To continue on ensured mutual destruction for everyone, and that’s why the four were meeting today.
“It ends today,” the Pope said. “Either that or the four of us die right now, right here.”
His voice was aged but firm. No Pope before or after would ever send so many people to their death, nor order the murder of even more.
“The old ways have to die, then,” the woman said, her name Trinant. “All of them.”
“How do you propose to do that?” someone asked.
“We do whatever it takes. It’s the old ways that started this, and the reason we have so much blood on our hands.”
“There’s truth to that,” Corinth said.
“It is the truth,” Trinant responded.
The room was quiet for a few seconds, all four understanding what her words actually meant.
“State explicitly what you want,” the Pope said. “You other three, you’ve already begun destroying the old ways. Corinth and Trinant, you’re both creating societies that didn’t exist. So tell me, what am I to do with my land?”
“I’m creating a new society because you destroyed the last one,” Corinth said. His voice was low and anger rippled through every word.
Trinant ignored him. “What we’ve created, these governing bodies that we control—they’re not to end. No more hundreds of governments. No more hundreds of countries. No more culture. No more languages. No more religions. We are the new religions. Within our own domains, we are the only culture to exist, and the language we speak here is the only one allowed anywhere else. Those differences are what started this. It can never happen again. The world won’t survive. From this point on, only our religions exist. Only us.”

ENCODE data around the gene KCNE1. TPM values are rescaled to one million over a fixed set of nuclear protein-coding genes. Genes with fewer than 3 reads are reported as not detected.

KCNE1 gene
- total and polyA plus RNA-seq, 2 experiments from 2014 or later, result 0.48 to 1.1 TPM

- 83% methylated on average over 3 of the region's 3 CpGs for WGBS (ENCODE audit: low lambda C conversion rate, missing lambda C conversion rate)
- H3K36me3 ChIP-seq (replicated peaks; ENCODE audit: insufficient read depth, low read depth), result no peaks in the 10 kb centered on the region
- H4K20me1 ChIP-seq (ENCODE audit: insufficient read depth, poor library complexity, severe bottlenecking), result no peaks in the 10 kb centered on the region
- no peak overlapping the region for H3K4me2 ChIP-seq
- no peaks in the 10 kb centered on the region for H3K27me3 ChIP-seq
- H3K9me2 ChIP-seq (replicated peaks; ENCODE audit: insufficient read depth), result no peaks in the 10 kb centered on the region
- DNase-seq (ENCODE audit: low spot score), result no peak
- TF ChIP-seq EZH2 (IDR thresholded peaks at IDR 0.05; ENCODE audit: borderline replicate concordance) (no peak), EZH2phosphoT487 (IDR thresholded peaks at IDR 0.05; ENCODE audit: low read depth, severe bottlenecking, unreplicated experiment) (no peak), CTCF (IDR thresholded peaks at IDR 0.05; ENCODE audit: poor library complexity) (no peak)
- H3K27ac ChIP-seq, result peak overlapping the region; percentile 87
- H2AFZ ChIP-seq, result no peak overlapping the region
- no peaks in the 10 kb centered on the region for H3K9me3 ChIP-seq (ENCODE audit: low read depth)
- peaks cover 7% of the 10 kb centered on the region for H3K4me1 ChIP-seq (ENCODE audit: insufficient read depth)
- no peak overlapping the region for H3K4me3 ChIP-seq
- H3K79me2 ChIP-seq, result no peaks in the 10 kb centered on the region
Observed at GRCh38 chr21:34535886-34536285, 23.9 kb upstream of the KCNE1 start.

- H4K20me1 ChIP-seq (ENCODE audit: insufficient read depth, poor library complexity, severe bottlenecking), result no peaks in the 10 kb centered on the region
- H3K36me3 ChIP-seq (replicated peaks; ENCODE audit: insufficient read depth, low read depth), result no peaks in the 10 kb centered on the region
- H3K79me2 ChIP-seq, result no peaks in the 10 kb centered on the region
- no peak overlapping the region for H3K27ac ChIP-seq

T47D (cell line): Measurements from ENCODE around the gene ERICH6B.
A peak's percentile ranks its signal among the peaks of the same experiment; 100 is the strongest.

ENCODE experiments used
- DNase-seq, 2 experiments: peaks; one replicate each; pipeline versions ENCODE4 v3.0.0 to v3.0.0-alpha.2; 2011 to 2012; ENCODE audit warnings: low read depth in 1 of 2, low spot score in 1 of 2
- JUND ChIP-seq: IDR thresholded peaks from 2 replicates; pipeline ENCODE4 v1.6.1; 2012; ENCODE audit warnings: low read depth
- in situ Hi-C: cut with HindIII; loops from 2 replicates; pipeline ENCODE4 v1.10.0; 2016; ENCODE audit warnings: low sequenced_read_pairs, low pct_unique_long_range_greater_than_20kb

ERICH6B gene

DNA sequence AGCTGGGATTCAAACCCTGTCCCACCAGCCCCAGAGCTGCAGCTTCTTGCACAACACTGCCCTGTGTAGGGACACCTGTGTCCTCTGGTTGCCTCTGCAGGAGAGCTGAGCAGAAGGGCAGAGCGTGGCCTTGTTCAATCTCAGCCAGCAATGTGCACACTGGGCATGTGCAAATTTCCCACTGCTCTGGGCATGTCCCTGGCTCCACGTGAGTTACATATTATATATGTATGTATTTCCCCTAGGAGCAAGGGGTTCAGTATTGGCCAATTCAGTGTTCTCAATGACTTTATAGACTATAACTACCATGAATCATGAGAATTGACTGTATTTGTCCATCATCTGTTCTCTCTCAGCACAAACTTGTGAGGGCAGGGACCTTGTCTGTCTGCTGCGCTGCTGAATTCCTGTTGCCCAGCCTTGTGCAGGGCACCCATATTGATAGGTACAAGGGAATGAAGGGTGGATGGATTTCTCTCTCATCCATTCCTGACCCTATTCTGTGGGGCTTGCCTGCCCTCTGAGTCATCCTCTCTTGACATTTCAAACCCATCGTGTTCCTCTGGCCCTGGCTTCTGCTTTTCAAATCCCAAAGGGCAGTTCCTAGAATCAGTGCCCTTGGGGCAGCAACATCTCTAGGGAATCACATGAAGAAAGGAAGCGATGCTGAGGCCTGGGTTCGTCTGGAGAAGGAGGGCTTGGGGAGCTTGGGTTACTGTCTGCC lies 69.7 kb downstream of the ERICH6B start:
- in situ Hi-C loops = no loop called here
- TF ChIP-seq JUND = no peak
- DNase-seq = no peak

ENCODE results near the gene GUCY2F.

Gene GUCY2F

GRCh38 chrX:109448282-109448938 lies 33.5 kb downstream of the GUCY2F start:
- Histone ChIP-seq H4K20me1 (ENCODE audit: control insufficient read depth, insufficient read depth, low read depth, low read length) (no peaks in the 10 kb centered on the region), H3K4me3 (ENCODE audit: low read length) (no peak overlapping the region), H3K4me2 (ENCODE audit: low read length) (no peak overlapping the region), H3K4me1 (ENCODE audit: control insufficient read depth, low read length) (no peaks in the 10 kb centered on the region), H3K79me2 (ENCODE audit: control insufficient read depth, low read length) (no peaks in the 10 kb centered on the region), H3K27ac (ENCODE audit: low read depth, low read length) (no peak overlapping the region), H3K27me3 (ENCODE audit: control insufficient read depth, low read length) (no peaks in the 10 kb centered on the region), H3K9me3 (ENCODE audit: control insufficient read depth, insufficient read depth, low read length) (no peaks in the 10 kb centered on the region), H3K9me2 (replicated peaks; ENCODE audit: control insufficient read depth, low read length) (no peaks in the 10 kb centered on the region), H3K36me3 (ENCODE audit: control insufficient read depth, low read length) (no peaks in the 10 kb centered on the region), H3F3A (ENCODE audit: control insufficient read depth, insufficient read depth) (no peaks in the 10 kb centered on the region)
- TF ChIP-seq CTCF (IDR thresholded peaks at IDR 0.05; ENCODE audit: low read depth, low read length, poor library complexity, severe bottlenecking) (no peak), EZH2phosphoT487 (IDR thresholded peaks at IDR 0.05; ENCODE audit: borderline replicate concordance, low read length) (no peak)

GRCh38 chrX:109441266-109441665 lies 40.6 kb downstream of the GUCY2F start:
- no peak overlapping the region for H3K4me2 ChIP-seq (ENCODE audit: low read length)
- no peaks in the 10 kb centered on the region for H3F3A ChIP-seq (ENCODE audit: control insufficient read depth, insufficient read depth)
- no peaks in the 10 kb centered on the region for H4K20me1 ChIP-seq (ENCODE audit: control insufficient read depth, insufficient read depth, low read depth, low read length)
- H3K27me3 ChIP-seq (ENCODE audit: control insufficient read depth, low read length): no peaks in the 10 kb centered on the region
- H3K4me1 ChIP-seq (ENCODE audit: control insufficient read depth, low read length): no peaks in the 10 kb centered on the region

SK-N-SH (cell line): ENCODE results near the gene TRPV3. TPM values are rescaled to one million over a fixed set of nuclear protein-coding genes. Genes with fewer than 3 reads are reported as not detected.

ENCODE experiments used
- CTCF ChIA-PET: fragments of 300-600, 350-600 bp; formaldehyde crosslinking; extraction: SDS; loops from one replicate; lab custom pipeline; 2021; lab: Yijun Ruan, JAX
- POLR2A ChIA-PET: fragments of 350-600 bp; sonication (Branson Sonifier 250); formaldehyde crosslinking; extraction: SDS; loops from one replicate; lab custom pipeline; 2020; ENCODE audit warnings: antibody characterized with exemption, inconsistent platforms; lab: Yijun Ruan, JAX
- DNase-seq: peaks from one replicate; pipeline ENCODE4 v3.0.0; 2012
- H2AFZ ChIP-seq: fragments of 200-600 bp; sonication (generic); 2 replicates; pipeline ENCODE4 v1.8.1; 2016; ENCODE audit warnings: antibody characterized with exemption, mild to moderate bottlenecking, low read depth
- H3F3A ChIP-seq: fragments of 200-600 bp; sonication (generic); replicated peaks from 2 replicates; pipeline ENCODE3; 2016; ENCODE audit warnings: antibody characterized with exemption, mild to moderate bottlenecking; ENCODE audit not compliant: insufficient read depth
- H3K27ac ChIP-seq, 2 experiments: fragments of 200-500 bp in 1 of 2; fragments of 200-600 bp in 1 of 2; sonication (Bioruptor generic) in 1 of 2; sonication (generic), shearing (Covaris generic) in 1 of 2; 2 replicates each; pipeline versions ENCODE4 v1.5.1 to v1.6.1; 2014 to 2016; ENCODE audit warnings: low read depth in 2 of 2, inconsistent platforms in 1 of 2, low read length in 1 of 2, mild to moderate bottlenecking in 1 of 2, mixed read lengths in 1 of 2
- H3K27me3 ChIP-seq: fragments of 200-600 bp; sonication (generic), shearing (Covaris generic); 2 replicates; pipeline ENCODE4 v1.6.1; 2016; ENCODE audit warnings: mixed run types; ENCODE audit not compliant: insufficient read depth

The room fell silent again. The four knew the truth. The squabble that began a hundred year war no longer mattered, but it began because of the diversity she spoke of.
“If I could, I’d say a single religion would rule everything, but that’s not possible. So, our differences will be only one—the religions we’ve created. Everything else will unify us.”
“Mine wasn’t created,” the Pope said.
Everyone ignored him, knowing that the Catholic Church would trumpet its age for the rest of eternity.
“The peace begins here, and it’s up to us to make sure that it keeps,” the woman said. “We’ll die one day. Sooner rather than later from the looks of us, and this war can’t restart when we finish.”
“Okay,” Corinth said. “I’ll do it.”
The three people stared at the Pope, who finally nodded. “Yes. The Catholic Church agrees.”
The four were quiet, relief flooding over them but understanding that much work awaited. Painful, wrenching work—in which more people would die.
But no more war. Details would need be worked out, but as long as the nuclear weapons quit detonating and the weapons quit launching, that could happen. The things that had separated people, that caused such destruction, they would end. Four religions would encompass the world, and truth would flow only from them. Truth, and peace, as none of the four would aggress on the others.
The world had been reformed, the four people in this room deciding the fates of billions.
The Reformation was over. The world could begin anew.